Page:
Charges dropped in tobacco sting
The federal Justice department has dropped the prosecution of a massive cigarette-smuggling case that required years of expensive police work, including undercover operatives and wiretaps.
Federal prosecutors quietly stayed all charges against nine alleged members of an organized cigarette-smuggling and distribution ring that operated in the Edmonton area.
The RCMP bust of the smuggling ring made front-page headlines in 1996. Police seized more than 5,000 cartons of tax-free cigarettes allegedly smuggled into Alberta from an illegal tobacco plant on an Ontario Indian reserve.
The charges were stayed Nov. 15, 1999, but the stay did not come to light until now. A Justice official said it's not the department's policy to publicize the outcome of cases.
The Sago brand cigarettes had been sold surreptitiously everywhere from corner stores to bars to construction sites in the Edmonton area and northern Alberta, and across the prairie and Atlantic provinces, the RCMP said.
Senior federal prosecutor Bob Macdonald said the decision to stay the charges was made after he requested an independent, internal Justice department assessment of the case. Such reviews are standard practice on complex cases.
He insisted the Crown had a strong case. But prosecutors were concerned the case would be dismissed because it had taken too long to come to trial. The Supreme Court of Canada has ruled accused persons have a right to be tried within a reasonable amount of time.
Macdonald said the preliminary hearing dragged on for more than three years, rather than the two weeks it should have taken, because most of the accused chose not to have legal representation. The RCMP investigation had begun three years before that.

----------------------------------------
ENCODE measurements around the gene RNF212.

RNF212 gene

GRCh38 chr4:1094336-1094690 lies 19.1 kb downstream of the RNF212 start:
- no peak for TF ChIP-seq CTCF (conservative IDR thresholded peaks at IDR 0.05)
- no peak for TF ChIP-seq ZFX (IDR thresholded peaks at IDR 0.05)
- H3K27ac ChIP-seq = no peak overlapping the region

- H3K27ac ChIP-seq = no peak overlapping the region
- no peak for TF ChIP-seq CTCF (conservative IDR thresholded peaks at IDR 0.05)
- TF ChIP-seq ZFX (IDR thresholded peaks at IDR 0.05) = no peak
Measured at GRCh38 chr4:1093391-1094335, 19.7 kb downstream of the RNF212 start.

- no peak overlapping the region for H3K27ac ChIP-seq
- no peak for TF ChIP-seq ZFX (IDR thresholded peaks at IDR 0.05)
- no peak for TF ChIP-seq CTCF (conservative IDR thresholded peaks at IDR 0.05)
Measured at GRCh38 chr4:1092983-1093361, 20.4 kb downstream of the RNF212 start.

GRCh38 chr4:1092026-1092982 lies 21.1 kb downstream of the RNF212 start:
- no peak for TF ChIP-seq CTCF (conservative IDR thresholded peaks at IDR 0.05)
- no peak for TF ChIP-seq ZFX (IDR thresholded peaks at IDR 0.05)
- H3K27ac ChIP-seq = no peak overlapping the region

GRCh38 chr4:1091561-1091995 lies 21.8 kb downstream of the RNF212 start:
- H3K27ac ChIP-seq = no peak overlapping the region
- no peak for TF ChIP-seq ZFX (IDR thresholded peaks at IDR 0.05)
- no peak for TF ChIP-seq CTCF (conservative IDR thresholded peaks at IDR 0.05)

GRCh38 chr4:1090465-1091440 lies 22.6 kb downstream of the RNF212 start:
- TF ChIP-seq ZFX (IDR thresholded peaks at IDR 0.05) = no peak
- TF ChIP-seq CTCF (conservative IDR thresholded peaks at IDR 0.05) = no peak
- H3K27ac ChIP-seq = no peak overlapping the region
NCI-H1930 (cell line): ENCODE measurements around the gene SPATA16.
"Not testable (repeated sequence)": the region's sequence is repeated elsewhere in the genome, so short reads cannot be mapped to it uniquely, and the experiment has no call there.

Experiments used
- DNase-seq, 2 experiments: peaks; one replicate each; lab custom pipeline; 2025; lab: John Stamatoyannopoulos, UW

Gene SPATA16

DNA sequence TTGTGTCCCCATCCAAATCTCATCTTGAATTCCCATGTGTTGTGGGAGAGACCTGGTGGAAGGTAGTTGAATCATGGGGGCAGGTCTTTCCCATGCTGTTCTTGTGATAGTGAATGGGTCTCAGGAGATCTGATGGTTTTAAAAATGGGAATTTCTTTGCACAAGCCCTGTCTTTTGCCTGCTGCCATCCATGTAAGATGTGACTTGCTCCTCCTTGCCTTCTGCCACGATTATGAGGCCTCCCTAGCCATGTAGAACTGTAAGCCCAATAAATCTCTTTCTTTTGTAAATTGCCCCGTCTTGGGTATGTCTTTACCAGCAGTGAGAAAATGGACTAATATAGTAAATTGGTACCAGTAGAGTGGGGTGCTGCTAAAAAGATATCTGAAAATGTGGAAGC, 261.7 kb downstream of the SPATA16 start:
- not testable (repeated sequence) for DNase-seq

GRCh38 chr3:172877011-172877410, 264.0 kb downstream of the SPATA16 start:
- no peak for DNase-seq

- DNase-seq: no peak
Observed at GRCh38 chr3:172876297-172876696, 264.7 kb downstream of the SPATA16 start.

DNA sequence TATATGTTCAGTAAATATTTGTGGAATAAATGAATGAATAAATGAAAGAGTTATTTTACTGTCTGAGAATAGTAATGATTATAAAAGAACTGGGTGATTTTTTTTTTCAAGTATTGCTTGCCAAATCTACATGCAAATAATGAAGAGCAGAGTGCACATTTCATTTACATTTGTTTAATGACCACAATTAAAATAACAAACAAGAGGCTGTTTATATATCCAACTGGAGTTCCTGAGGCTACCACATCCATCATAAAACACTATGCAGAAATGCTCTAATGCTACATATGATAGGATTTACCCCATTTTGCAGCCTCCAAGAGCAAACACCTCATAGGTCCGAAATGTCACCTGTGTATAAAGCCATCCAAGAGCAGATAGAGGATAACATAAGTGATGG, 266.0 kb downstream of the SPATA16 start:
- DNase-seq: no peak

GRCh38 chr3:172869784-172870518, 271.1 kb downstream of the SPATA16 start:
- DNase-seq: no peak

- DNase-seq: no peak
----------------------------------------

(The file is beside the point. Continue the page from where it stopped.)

"At the end of the day, you're looking at evidence that is six or more years old by the time you go to trial," Macdonald said. Even if the Crown proved many of the delays were caused by the accused, there would be several other justice-delayed-is-justice-denied arguments the defence could employ to have the case dismissed, he said.
Edmonton defence lawyer Sid Tarrabain acted briefly for the man accused of being the smuggling ring's financier.
He confirmed the case dragged on unnecessarily because the accused didn't have lawyers. But it wasn't because they chose not to have legal representation. He said none of those charged could get legal aid and Justice was unwilling to provide them with lawyers to speed the process.
Tarrabain also doubted the strength of the Crown's case.
"I thought it somewhat unfair that (the RCMP) plastered (his client's name) all over the papers as some giant tobacco smuggler," he said. "From what I recall, the evidence didn't bear that out at all."
RCMP Supt. Dennis Massey was reluctant to comment on the failed prosecution, but hinted funding may have played a role.
"Our responsibility is to investigate, their responsibility is to prosecute and we have to live with that," Massey said. "But they are as resource-challenged as we are, let's face it."
Both the RCMP in Alberta and the Edmonton Police Service have complained of a lack of federal and provincial funding to combat organized crime such as motorcycle gangs.
Charges were stayed against Kenneth Edward Jones, Rusty Kim LaMoy, Roman Duda and Bob Ruman, all of Edmonton; Barry Wayne Luprypa of St. Albert; Stan Martin of Stony Plain; Garnet Desjarlais of Mayerthorpe; Raymond Willier and Leo Badger, both of High Prairie.
They had been charged with conspiring to sell illegally manufactured cigarettes.
The illegal cigarettes were manufactured by a native-owned company called Grand River Enterprises, located on the Six Nations reserve near Hamilton, Ont. The company had been denied a federal tobacco manufacturer's licence because it refused to pay excise taxes.
Nine people from the reserve were eventually charged in the massive smuggling operation and, in a plea bargain, agreed to fines totalling $660,000 to avoid jail sentences. Peter Montour, the operation's ringleader, was fined $640,000. He immediately handed over a cheque for $500,000 when he was sentenced. It's estimated the smuggling operation took in $25 million before it was shut down by police.
The cigarettes were allegedly shipped from the Six Nations reserve to a warehouse in the Riel Industrial Park in St. Albert. Police believe the financier of the Alberta operation was bringing in about 40 cases of cigarettes each month from Ontario, making a tax-free profit of more than $20,000 a month.
The cigarettes were resold to distributors for about $850 a case. Each case contained 50 cartons. And each carton was being sold for about $25, which works out to about $3 a package, roughly half the price of taxed cigarettes.